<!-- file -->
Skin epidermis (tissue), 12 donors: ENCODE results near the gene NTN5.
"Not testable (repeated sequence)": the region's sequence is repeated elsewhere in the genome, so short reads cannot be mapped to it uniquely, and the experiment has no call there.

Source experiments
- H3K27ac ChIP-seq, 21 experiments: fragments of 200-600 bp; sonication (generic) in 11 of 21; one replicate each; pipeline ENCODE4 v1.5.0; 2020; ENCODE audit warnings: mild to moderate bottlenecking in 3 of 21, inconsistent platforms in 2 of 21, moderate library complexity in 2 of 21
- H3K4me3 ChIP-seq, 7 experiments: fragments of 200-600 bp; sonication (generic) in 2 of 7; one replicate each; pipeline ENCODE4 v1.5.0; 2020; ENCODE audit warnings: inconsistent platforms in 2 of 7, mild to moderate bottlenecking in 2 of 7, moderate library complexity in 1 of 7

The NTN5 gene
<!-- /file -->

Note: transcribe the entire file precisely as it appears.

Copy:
Skin epidermis (tissue), 12 donors: ENCODE results near the gene NTN5.
"Not testable (repeated sequence)": the region's sequence is repeated elsewhere in the genome, so short reads cannot be mapped to it uniquely, and the experiment has no call there.

Source experiments
- H3K27ac ChIP-seq, 21 experiments: fragments of 200-600 bp; sonication (generic) in 11 of 21; one replicate each; pipeline ENCODE4 v1.5.0; 2020; ENCODE audit warnings: mild to moderate bottlenecking in 3 of 21, inconsistent platforms in 2 of 21, moderate library complexity in 2 of 21
- H3K4me3 ChIP-seq, 7 experiments: fragments of 200-600 bp; sonication (generic) in 2 of 7; one replicate each; pipeline ENCODE4 v1.5.0; 2020; ENCODE audit warnings: inconsistent platforms in 2 of 7, mild to moderate bottlenecking in 2 of 7, moderate library complexity in 1 of 7

The NTN5 gene